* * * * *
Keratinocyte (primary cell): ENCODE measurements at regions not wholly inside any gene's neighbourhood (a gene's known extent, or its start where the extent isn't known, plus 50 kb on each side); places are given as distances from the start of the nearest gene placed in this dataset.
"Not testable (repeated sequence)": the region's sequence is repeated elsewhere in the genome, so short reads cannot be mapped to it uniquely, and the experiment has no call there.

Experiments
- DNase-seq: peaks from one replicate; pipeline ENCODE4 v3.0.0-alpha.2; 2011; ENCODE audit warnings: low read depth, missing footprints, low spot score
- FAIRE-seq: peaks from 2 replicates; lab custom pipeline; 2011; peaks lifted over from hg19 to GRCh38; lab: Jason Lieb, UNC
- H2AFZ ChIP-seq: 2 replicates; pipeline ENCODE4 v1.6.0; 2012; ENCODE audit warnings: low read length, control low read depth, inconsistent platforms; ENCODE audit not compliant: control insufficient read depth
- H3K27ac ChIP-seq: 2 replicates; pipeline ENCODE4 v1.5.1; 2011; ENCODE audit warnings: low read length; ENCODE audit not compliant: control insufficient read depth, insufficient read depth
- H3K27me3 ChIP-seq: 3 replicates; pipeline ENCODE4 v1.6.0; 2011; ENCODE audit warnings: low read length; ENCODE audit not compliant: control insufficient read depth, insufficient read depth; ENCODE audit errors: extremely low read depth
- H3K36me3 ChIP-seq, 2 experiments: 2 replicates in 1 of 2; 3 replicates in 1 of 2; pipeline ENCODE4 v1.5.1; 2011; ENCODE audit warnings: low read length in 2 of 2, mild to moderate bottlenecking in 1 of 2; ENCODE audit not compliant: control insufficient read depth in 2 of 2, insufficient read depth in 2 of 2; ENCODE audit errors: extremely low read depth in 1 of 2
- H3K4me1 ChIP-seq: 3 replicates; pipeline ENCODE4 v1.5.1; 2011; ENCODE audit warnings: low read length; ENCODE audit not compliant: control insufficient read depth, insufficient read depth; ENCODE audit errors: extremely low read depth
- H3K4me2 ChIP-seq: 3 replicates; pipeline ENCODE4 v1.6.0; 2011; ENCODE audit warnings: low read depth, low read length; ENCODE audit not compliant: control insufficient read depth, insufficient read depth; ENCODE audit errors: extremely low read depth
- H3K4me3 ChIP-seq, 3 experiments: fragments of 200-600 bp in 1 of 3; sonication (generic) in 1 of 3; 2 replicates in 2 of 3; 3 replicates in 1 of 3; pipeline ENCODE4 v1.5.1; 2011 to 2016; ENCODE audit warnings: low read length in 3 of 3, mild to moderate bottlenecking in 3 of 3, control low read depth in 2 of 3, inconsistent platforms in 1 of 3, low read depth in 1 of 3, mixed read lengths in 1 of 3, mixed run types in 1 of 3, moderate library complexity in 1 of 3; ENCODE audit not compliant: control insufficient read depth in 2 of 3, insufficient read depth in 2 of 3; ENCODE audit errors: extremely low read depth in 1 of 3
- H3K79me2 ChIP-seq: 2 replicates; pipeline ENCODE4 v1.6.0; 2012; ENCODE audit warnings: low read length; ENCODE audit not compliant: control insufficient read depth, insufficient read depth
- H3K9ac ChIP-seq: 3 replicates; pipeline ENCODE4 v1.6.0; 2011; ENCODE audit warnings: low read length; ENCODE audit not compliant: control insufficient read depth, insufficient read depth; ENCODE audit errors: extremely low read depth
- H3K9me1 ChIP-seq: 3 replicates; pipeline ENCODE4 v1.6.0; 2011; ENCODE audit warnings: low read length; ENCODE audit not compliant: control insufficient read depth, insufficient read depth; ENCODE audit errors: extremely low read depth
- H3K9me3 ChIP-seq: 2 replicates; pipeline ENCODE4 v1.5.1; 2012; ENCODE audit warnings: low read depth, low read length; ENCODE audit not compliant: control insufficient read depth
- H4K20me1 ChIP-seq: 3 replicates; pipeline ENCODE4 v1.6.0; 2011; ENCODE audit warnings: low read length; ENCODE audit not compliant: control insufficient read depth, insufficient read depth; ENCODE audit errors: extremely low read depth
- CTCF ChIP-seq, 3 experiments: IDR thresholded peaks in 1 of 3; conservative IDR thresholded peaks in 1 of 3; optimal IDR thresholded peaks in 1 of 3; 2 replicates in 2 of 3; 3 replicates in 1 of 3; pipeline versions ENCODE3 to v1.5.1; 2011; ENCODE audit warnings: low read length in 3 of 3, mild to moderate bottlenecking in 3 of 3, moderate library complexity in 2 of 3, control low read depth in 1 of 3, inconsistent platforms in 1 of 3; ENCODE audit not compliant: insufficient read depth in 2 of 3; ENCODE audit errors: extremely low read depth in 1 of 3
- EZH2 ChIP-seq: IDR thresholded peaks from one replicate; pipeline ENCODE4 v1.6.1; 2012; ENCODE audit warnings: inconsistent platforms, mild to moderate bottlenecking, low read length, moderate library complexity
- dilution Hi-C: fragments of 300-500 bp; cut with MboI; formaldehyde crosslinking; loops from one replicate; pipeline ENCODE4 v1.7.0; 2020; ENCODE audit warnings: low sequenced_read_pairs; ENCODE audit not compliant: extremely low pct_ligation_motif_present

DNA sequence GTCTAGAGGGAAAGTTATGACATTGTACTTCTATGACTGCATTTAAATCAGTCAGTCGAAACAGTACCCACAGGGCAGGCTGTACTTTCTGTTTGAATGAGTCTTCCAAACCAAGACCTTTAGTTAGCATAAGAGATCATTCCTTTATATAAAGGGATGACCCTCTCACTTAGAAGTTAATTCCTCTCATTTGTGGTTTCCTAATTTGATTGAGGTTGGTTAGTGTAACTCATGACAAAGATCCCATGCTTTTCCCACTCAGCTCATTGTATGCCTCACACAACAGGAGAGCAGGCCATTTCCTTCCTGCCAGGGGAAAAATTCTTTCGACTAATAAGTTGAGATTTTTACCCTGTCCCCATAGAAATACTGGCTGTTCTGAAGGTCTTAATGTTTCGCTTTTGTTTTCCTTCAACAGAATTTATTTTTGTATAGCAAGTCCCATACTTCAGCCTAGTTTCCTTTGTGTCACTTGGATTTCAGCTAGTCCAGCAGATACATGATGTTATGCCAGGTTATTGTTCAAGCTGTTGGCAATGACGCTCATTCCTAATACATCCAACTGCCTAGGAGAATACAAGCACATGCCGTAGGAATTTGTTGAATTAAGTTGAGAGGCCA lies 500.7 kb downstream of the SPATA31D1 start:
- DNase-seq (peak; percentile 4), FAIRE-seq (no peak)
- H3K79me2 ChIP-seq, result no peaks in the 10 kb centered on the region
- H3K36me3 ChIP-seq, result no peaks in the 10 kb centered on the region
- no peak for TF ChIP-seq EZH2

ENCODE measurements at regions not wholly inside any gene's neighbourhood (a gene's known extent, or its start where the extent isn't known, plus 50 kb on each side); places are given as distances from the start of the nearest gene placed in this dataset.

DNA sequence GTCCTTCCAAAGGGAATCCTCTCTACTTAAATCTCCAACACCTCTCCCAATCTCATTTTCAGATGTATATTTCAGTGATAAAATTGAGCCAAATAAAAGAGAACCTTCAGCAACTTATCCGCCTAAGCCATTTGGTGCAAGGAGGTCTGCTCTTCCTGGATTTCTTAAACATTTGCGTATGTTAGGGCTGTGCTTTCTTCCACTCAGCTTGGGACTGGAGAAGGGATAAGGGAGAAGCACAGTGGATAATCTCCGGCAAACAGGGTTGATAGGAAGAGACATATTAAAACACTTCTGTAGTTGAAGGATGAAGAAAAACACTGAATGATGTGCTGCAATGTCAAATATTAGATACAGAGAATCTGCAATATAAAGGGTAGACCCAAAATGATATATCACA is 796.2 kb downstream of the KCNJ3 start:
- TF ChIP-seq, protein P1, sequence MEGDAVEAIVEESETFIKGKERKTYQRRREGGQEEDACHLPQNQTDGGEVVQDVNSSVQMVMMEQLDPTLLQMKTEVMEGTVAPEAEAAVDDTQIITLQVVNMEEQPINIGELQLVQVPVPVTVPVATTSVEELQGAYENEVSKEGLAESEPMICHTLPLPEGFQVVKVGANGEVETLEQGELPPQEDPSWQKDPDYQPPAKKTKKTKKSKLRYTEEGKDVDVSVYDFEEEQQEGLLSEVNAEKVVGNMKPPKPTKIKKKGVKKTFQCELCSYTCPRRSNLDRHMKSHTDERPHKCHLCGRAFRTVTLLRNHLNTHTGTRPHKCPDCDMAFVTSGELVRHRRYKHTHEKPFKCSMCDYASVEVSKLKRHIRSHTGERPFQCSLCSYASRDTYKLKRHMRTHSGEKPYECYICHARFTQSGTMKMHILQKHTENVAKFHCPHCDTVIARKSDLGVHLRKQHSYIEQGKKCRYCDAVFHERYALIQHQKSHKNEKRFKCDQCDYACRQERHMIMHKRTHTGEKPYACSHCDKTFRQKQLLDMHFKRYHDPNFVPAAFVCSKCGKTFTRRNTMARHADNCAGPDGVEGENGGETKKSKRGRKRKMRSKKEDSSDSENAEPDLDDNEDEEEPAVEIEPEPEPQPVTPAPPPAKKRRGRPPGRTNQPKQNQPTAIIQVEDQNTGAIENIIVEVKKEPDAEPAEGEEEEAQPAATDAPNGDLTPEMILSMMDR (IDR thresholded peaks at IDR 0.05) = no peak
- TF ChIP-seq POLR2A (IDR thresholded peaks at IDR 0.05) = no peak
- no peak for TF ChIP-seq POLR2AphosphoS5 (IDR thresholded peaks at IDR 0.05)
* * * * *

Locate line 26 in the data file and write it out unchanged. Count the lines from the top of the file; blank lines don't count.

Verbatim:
ENCODE measurements at regions not wholly inside any gene's neighbourhood (a gene's known extent, or its start where the extent isn't known, plus 50 kb on each side); places are given as distances from the start of the nearest gene placed in this dataset.